Egypt’s President Mohammed Morsi arrived in Tehran on Thursday in the first visit by an Egyptian leader to Iran in decades, using the occasion to call out the Syrian regime.

The Egyptian president is attending a summit of the Non-Aligned Movement in Iran, which the country is using as a means to bolster its international standing in the face of isolation over its nuclear program.

Iran’s state TV in a live broadcast showed Morsi being received by Iranian President Mahmoud Ahmadinejad at the summit conference hall in Tehran.

Morsi denounced former ally Syria over the bloody uprising there, calling the regime of President Bashar Assad “oppressive.”

“We should all express our full support to the struggle of those who are demanding freedom and justice in Syria and translate our sympathies to a clear political vision that supports peaceful transfer [of power] to a democratic system,” Morsi said in his opening statement.

Morsi slammed Syrian President Bashar Assad’s rule, saying that the world had a “moral duty” to stand with the Syrian people in their struggle “against an oppressive regime that has lost its legitimacy.”

He said having a democratic system in Syria “reflects the desire of the Syrian people for freedom, justice and equality and at the same time protects Syria from entering into a civil war or being divided by sectarian clashes.”

Iran’s Supreme Leader Ayatollah Ali Khamenei told the summit his country has never pursued nuclear weapons but it would not abandon its controversial nuclear program.

Khamenei, who has final say on all state matters in Iran, says the country considers the use of nuclear weapons to be “a big and unforgivable sin.”

Tehran has an ambitious agenda for the summit, including the launching of a peace effort including Egypt, Iran, and three other countries to help resolve the crisis in Syria.

The two countries remain divided over Syria’s crisis. Shiite Iran backs the Damascus regime, while there is widespread sympathy in Egypt for the rebels seeking to oust President Bashar Assad. Anti-regime fighters have dismissed any role for Iran in a plan they and some others say has little hope of succeeding.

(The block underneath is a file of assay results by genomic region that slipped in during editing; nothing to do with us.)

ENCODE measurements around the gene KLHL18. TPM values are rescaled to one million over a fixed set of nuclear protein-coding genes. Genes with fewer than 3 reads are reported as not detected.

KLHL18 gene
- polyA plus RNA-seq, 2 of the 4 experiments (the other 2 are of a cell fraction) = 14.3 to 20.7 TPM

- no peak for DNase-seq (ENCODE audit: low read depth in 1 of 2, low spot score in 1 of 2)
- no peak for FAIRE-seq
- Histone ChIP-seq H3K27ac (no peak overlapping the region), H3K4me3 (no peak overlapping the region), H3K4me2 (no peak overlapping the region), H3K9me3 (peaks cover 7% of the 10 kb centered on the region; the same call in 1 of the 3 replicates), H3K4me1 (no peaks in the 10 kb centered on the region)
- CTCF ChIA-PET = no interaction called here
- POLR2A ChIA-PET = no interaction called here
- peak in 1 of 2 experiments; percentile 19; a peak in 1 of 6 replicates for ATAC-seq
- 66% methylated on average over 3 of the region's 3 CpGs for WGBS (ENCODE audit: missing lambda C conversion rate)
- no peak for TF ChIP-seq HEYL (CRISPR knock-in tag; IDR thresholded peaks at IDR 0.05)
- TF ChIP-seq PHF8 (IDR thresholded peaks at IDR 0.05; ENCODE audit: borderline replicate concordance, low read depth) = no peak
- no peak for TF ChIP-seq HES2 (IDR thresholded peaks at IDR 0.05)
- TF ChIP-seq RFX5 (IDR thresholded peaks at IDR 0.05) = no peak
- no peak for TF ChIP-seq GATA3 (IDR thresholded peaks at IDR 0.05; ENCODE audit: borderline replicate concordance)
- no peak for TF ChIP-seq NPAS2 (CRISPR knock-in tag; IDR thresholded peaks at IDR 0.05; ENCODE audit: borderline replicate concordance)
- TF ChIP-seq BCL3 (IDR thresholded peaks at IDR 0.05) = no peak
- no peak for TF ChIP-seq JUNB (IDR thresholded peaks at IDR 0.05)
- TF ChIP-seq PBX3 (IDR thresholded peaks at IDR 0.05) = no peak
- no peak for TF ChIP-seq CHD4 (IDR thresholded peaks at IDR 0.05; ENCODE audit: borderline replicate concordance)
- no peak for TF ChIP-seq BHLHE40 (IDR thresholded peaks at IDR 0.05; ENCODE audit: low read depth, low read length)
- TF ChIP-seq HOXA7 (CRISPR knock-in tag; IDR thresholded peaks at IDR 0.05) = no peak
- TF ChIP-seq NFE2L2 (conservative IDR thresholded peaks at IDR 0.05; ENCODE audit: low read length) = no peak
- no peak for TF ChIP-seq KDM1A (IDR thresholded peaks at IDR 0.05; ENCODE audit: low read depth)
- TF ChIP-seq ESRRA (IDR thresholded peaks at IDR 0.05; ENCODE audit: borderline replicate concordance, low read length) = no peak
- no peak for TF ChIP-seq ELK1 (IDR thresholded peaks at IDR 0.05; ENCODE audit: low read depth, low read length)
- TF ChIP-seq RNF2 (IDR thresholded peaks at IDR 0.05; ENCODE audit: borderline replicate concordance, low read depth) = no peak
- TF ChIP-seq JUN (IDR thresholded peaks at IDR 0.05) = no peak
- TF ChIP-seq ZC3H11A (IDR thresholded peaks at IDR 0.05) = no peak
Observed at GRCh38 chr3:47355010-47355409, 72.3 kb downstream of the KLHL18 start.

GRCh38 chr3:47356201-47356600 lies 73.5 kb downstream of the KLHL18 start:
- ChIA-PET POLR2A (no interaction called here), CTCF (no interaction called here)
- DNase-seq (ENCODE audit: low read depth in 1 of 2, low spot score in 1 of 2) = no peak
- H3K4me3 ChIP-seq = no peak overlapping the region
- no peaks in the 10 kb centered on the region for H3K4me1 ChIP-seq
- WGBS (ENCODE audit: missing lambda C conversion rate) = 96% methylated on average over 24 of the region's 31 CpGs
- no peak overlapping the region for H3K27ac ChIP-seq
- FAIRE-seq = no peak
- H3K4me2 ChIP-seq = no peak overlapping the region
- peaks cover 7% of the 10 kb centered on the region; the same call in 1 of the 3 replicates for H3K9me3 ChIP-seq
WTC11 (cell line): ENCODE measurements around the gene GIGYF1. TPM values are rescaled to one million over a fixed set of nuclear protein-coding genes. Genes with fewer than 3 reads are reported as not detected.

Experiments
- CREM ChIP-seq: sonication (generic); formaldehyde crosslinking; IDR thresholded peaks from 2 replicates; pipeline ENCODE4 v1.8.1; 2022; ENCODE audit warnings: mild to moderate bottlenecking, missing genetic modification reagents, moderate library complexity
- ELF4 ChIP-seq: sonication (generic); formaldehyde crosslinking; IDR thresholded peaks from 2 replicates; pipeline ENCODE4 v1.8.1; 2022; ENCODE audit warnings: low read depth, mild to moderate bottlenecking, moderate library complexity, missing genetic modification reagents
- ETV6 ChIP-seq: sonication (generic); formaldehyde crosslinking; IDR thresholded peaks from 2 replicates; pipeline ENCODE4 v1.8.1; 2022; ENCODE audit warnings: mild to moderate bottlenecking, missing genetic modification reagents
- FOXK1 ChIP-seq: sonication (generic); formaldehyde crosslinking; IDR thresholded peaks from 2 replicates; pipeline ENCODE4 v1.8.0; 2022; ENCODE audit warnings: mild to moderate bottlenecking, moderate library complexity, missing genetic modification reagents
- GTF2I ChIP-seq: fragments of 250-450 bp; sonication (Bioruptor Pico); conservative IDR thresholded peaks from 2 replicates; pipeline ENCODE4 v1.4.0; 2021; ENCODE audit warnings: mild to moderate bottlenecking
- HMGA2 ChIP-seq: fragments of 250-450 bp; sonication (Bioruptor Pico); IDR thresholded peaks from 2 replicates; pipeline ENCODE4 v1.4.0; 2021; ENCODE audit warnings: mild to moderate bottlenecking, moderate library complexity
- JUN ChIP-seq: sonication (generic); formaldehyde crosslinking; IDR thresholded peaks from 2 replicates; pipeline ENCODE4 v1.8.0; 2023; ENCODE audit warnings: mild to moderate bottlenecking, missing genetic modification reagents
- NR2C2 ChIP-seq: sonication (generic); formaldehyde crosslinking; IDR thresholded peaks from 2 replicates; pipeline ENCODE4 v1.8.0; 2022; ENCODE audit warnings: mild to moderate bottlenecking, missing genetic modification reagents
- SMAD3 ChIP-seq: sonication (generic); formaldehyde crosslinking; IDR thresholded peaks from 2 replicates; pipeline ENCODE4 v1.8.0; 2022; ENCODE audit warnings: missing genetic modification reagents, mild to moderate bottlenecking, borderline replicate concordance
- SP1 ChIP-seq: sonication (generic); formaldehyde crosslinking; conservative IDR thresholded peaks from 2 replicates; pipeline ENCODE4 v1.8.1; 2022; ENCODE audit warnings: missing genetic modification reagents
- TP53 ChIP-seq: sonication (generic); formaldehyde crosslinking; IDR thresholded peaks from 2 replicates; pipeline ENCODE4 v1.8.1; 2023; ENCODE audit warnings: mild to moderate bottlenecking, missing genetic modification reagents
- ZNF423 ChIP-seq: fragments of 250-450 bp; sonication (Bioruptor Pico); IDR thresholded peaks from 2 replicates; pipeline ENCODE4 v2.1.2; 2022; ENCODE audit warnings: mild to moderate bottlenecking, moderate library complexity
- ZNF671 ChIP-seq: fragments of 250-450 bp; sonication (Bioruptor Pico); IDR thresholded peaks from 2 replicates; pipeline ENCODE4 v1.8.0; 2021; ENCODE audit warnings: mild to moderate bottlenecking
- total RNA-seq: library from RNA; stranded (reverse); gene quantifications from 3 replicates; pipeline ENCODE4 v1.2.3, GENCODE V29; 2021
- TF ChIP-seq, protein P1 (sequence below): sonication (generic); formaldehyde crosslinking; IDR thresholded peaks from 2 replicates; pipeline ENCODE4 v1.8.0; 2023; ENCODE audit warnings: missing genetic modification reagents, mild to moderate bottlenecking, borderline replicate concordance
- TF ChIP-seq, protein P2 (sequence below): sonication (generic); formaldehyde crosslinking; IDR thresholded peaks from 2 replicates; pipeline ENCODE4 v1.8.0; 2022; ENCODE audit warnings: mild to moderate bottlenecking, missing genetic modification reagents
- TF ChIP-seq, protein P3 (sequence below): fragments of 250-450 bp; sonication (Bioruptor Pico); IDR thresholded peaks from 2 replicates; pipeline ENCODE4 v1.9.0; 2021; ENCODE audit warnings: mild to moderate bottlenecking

Morsi’s visit was historic, but Egyptians officials have indicated it does not necessarily represent a thaw in relations between the two countries.

Tehran cut diplomatic relations in 1979 because of Egypt’s peace accord with Israel. Since the 1979 Islamic revolution, Iran has considered Israel as its arch foe.

Iran’s leadership welcomed the 2011 uprising in Egypt that ultimately brought Morsi, an Islamist, to the presidency.

Iran sees the summit as an opportunity to counter US claims that it has been isolated over its nuclear program. The West says Iran is trying to develop weapons while Tehran says the program is for peaceful purposes.

Morsi arrived in Iran after three days in China, where he made waves Wednesday after announcing his intention to restart Egypt’s nuclear power program, which was initiated by Gamal Abdel Nasser in the early 1960s under Soviet patronage.

Egypt, a signatory of the Nuclear Non-Proliferation Treaty, most recently signed an agreement with Russia in 2008 to further develop its nuclear power facilities.

Reportedly, Iran has offered to give Morsi a tour of its Bushehr nuclear reactor, located along the coast of the Persian Gulf.

Responding to a question on Israel Radio about a potential renewal of Egypt’s nuclear program, Israeli Defense Minister Ehud Barak said Israel was not worried by the development.

“Many countries have nuclear reactors for peaceful purposes,” he said. “The problem is when a country decides that under this shelter they will make the effort to obtain nuclear weapons, which is a very serious situation. But we have no indication that Egypt is going in that direction.”